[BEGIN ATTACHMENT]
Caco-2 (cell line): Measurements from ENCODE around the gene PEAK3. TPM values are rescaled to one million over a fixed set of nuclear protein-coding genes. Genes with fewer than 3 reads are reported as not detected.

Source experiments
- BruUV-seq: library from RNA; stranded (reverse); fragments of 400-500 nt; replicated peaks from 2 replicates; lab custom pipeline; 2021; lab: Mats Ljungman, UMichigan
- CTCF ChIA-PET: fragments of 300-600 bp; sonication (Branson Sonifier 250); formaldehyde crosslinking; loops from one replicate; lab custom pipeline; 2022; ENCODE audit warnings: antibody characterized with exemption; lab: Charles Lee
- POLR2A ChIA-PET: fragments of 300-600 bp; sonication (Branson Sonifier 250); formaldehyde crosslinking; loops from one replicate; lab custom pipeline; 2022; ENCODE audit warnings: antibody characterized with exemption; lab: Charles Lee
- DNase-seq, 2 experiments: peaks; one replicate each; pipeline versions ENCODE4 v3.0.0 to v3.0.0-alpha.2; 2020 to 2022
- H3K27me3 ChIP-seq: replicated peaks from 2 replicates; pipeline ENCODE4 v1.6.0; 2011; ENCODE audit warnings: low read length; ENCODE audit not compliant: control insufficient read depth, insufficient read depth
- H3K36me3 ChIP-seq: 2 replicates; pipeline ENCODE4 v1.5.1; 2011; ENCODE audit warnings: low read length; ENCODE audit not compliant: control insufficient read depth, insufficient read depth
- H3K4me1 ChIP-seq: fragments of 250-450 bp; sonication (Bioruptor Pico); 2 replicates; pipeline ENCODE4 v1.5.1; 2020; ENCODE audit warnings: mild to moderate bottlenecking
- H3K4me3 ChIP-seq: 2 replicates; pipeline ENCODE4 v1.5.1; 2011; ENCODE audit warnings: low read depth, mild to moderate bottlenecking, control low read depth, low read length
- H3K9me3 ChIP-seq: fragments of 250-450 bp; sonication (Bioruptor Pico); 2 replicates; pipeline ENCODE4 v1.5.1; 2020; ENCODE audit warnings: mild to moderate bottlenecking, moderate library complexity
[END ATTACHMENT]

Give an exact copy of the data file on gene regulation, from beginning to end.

Caco-2 (cell line): Measurements from ENCODE around the gene PEAK3. TPM values are rescaled to one million over a fixed set of nuclear protein-coding genes. Genes with fewer than 3 reads are reported as not detected.

Source experiments
- BruUV-seq: library from RNA; stranded (reverse); fragments of 400-500 nt; replicated peaks from 2 replicates; lab custom pipeline; 2021; lab: Mats Ljungman, UMichigan
- CTCF ChIA-PET: fragments of 300-600 bp; sonication (Branson Sonifier 250); formaldehyde crosslinking; loops from one replicate; lab custom pipeline; 2022; ENCODE audit warnings: antibody characterized with exemption; lab: Charles Lee
- POLR2A ChIA-PET: fragments of 300-600 bp; sonication (Branson Sonifier 250); formaldehyde crosslinking; loops from one replicate; lab custom pipeline; 2022; ENCODE audit warnings: antibody characterized with exemption; lab: Charles Lee
- DNase-seq, 2 experiments: peaks; one replicate each; pipeline versions ENCODE4 v3.0.0 to v3.0.0-alpha.2; 2020 to 2022
- H3K27me3 ChIP-seq: replicated peaks from 2 replicates; pipeline ENCODE4 v1.6.0; 2011; ENCODE audit warnings: low read length; ENCODE audit not compliant: control insufficient read depth, insufficient read depth
- H3K36me3 ChIP-seq: 2 replicates; pipeline ENCODE4 v1.5.1; 2011; ENCODE audit warnings: low read length; ENCODE audit not compliant: control insufficient read depth, insufficient read depth
- H3K4me1 ChIP-seq: fragments of 250-450 bp; sonication (Bioruptor Pico); 2 replicates; pipeline ENCODE4 v1.5.1; 2020; ENCODE audit warnings: mild to moderate bottlenecking
- H3K4me3 ChIP-seq: 2 replicates; pipeline ENCODE4 v1.5.1; 2011; ENCODE audit warnings: low read depth, mild to moderate bottlenecking, control low read depth, low read length
- H3K9me3 ChIP-seq: fragments of 250-450 bp; sonication (Bioruptor Pico); 2 replicates; pipeline ENCODE4 v1.5.1; 2020; ENCODE audit warnings: mild to moderate bottlenecking, moderate library complexity